DS: Who do you think this book is for? While it initially comes off as being written for young women, as I was reading it, I thought it was such a great compilation of information that any age or gender would find eye-opening.
Bates: I really hope the book is read by a wide audience. It is primarily aimed at young women, but I think there is a lot in it that could be useful for people of all ages and genders, not only because so many of us grew up without this information, but also because I think for adults and parents in particular it can be really useful to have a window into the reality of young women's lives.
DS: What topics did you decide to cover that you think were left out of previous books written for young people? And do you think, in 20 years, it will be necessary to update this book again with even more new information?
Bates: I'm sure it will be necessary to update the book again with new topics in 20 years (though I also dream of a time when it won't be necessary at all because we'll have dealt with the problems at their heart!) Technology in particular is changing so fast that new and detailed information is needed constantly to help young people navigate the realities of their daily lives. In particular, I thought that issues around sexting, online abuse and unwanted 'd*ck pics' were important to include as I hadn't seen these issues much addressed in similar books elsewhere.
DS: Some people might be caught off guard by the language and graphic detail you chose to use in parts this book. Do you feel like speaking bluntly is important to destigmatize taboos around sex and body parts in order to provide a proper education around them?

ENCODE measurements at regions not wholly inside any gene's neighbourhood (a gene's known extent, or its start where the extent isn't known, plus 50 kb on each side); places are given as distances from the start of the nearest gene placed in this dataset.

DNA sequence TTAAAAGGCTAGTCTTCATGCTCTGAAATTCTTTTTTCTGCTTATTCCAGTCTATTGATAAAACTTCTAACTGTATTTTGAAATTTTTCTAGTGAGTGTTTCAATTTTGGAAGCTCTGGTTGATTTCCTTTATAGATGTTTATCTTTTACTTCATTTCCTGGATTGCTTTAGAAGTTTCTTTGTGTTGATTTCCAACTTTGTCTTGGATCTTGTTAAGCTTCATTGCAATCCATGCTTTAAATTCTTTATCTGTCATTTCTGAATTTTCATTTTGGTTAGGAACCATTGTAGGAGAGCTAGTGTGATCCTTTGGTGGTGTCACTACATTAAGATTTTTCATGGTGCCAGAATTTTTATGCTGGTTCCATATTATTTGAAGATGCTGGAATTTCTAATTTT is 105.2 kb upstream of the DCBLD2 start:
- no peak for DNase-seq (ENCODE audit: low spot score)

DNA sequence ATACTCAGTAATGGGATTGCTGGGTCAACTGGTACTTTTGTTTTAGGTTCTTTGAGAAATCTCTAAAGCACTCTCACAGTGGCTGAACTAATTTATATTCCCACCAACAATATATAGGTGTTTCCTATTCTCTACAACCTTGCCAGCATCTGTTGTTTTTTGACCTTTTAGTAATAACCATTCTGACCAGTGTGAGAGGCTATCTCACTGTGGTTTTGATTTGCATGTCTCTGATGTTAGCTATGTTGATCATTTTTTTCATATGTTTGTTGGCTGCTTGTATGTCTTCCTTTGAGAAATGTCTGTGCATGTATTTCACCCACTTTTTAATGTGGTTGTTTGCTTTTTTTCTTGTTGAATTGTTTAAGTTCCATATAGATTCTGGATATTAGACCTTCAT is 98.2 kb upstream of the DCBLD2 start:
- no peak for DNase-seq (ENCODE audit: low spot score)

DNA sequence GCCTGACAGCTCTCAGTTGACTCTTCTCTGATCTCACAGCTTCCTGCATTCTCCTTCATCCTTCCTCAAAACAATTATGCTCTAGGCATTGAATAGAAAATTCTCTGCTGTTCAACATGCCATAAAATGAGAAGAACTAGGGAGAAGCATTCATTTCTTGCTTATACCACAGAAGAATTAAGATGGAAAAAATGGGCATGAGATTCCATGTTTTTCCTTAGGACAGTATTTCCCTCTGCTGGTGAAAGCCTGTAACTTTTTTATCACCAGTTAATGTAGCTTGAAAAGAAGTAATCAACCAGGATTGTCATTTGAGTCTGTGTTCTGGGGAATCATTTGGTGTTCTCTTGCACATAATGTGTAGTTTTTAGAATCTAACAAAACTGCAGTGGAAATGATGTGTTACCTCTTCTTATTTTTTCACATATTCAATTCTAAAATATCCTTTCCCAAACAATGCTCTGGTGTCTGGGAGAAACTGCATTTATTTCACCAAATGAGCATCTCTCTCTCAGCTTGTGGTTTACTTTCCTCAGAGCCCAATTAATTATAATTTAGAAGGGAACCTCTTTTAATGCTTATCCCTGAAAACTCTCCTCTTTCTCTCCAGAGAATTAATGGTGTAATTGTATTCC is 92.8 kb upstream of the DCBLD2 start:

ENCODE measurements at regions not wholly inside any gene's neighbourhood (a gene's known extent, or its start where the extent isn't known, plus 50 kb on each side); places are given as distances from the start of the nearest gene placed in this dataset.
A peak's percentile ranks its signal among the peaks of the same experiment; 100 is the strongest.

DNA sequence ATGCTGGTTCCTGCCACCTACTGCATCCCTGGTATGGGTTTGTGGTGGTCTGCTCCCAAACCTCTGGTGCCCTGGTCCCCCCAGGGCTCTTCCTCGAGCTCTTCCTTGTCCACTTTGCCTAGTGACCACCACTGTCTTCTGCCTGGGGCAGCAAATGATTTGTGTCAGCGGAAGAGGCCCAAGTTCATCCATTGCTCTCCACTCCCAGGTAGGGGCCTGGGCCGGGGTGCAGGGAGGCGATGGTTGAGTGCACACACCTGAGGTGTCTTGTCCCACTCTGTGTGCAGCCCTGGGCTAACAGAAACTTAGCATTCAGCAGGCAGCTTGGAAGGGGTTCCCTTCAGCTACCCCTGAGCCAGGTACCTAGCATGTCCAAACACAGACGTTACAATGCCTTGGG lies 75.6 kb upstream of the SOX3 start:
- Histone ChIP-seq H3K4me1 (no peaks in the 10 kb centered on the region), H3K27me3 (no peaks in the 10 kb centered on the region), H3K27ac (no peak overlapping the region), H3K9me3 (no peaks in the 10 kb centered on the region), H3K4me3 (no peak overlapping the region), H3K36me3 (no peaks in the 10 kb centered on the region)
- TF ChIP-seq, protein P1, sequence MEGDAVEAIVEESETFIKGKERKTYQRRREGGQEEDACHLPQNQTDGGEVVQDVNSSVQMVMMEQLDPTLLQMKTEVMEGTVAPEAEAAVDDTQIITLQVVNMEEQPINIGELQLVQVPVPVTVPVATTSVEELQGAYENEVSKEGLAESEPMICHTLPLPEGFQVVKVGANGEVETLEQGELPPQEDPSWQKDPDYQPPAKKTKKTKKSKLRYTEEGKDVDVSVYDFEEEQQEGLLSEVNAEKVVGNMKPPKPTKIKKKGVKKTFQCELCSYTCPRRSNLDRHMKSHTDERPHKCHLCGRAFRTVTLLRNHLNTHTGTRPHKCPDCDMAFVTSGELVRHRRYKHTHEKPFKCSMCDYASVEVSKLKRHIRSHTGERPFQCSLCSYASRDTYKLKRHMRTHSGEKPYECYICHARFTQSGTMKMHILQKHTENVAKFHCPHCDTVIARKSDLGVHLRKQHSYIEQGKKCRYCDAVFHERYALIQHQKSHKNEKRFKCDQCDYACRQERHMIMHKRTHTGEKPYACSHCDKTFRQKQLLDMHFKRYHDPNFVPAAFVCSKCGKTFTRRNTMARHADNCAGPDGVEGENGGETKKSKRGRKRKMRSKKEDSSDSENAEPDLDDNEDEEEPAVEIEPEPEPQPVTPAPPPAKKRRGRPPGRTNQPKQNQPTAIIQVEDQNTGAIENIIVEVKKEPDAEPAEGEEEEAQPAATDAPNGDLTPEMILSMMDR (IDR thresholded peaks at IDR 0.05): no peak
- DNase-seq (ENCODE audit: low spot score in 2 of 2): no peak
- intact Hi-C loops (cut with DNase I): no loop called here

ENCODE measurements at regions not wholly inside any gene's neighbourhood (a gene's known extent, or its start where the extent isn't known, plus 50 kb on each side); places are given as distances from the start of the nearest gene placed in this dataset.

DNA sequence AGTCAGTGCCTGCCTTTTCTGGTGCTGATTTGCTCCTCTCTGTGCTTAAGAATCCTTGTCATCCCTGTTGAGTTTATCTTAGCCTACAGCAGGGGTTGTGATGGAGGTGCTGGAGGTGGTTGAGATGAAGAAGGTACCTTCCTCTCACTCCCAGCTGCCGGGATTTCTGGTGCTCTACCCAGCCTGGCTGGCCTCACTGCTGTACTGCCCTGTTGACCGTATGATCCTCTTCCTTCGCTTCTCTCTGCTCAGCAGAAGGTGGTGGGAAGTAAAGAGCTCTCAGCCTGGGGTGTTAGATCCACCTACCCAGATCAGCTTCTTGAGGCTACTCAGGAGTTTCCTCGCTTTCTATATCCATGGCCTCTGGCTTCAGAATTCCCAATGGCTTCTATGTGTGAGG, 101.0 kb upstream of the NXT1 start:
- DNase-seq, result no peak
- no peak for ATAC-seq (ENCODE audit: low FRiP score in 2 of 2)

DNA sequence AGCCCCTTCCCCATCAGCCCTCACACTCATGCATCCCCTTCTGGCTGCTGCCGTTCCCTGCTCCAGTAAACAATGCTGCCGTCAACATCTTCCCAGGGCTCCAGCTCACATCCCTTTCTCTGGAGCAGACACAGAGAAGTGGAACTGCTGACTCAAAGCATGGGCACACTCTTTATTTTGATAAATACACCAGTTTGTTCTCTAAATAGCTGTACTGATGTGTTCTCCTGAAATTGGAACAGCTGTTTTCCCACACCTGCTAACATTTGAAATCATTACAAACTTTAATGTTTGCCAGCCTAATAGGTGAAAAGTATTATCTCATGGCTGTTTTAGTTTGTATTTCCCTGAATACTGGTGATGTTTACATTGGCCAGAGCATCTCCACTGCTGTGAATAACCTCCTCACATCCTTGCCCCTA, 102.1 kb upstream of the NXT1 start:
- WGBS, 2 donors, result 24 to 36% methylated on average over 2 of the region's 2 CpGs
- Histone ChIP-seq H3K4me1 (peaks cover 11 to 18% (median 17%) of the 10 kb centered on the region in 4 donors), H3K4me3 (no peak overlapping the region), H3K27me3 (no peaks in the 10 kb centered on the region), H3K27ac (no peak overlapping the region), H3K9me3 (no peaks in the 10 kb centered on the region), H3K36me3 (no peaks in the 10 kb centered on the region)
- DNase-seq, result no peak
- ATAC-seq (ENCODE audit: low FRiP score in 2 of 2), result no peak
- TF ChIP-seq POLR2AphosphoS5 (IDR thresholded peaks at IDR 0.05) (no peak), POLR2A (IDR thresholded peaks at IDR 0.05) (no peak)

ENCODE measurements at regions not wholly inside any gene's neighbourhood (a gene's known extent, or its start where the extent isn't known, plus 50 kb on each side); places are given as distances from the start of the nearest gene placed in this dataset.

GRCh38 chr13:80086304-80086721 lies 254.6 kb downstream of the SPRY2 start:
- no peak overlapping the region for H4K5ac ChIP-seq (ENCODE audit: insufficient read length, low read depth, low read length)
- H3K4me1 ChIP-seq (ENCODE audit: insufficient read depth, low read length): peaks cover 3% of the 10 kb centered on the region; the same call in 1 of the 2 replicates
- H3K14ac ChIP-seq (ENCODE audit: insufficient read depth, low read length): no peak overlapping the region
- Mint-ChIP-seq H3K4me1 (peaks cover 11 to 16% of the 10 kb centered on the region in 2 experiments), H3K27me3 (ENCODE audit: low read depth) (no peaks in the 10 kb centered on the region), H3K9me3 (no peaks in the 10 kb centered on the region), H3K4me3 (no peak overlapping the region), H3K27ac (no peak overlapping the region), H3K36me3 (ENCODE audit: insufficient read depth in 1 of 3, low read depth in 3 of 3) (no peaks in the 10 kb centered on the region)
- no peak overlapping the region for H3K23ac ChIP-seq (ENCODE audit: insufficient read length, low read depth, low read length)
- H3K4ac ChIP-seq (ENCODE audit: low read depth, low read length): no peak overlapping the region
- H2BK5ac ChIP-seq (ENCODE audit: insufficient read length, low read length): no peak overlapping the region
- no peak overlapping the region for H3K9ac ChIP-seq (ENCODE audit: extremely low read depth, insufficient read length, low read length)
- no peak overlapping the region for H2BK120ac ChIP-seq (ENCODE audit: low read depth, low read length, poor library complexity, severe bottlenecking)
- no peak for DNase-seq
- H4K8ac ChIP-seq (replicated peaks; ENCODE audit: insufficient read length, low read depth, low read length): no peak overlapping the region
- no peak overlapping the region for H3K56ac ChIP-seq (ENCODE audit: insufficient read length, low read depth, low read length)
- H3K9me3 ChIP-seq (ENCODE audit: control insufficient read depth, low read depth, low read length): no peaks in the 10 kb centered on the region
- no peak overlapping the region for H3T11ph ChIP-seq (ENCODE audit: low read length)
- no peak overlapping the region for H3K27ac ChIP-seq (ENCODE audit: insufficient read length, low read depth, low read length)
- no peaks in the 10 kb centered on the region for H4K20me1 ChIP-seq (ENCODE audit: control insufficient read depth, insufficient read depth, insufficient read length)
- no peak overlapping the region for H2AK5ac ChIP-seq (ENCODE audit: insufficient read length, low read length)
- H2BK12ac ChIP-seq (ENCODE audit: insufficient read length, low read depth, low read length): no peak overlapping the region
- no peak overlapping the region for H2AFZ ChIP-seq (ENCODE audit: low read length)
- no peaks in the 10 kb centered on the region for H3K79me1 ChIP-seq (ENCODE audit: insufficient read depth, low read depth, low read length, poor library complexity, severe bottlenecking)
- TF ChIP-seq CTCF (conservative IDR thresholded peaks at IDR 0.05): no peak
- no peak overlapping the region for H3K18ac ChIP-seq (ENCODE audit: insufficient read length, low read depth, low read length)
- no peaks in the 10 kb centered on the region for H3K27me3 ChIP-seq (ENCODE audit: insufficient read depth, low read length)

Bates: I absolutely think it's vital to take away that taboo from talk about vulvas, vaginas, masturbation, etc., in order to enable a wider, more comfortable conversation to be had around them. But I also wanted the book to be fun, and funny to read—not to be preachy or prudish but to capture some of the sense of the young women I work with, who in spite of facing these issues are incredibly funny, wise, witty and brave!
DS: All of these topics, but especially ones like calling out sexist humor and teaching about consent and boundaries, are intricately tied to preventing dating violence. How important do you think it is for there to be more education around these topics in order to help girls avoid abusive partners and help boys avoid becoming one? (And also vice versa in some cases, of course.)
Bates: I think that increasing education around these topics and others, like online abuse, coercion, sexual consent and healthy relationships, is enormously important if we are to tackle the problem of dating and relationship violence. Too often we act as if this is an inevitable problem and we react to it instead of trying to prevent it from happening in the first place. But if every young person was properly educated about their rights and their responsibilities, it could have a very positive impact on beginning to tackle the wider problem.